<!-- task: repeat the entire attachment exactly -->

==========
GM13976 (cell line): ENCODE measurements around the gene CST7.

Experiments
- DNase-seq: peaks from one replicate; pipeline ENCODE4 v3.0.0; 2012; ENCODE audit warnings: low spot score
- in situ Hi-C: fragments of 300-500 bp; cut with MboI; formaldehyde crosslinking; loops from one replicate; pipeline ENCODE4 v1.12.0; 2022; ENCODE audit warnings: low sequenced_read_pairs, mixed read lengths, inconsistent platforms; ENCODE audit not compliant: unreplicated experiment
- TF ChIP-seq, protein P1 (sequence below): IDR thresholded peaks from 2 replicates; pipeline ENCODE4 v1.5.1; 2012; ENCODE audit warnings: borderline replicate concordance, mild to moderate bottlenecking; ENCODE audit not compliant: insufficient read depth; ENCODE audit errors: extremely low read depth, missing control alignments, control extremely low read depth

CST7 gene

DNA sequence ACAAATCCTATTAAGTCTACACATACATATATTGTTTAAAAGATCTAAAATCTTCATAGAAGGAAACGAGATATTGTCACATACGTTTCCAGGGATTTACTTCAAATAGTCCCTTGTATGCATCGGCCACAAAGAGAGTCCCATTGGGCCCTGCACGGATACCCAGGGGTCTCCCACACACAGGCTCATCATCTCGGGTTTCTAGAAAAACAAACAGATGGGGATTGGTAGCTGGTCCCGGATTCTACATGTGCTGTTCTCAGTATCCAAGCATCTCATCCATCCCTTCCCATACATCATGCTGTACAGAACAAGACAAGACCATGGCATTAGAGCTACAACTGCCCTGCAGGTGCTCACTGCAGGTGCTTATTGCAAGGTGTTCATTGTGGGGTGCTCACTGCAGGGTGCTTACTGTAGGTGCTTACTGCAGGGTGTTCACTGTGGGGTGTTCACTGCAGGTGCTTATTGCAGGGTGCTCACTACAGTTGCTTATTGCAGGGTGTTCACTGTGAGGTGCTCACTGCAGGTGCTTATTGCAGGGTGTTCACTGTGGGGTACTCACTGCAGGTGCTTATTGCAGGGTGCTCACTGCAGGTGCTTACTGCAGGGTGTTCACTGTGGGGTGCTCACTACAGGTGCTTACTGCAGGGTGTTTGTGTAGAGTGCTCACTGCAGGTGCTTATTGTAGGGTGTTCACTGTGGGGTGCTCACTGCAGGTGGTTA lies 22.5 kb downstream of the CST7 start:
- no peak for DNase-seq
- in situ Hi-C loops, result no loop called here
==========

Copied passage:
GM13976 (cell line): ENCODE measurements around the gene CST7.

Experiments
- DNase-seq: peaks from one replicate; pipeline ENCODE4 v3.0.0; 2012; ENCODE audit warnings: low spot score
- in situ Hi-C: fragments of 300-500 bp; cut with MboI; formaldehyde crosslinking; loops from one replicate; pipeline ENCODE4 v1.12.0; 2022; ENCODE audit warnings: low sequenced_read_pairs, mixed read lengths, inconsistent platforms; ENCODE audit not compliant: unreplicated experiment
- TF ChIP-seq, protein P1 (sequence below): IDR thresholded peaks from 2 replicates; pipeline ENCODE4 v1.5.1; 2012; ENCODE audit warnings: borderline replicate concordance, mild to moderate bottlenecking; ENCODE audit not compliant: insufficient read depth; ENCODE audit errors: extremely low read depth, missing control alignments, control extremely low read depth

CST7 gene

DNA sequence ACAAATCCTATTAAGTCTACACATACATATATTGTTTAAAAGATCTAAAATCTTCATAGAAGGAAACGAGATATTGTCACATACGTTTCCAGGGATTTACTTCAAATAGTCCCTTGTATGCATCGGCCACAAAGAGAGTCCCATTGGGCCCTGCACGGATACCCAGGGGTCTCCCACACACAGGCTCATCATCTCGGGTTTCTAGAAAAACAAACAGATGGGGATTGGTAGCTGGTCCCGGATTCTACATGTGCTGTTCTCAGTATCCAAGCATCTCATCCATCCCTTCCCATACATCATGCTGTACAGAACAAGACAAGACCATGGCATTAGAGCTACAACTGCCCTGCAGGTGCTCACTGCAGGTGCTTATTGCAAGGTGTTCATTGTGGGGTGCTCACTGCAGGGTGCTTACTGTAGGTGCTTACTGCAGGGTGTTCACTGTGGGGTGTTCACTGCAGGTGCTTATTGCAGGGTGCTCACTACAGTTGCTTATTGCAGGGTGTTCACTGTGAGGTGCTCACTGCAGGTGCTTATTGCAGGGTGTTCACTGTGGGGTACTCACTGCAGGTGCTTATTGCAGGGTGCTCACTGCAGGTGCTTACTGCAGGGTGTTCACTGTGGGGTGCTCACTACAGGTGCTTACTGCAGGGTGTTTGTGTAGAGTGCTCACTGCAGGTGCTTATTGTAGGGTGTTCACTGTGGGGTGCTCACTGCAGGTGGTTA lies 22.5 kb downstream of the CST7 start:
- no peak for DNase-seq
- in situ Hi-C loops, result no loop called here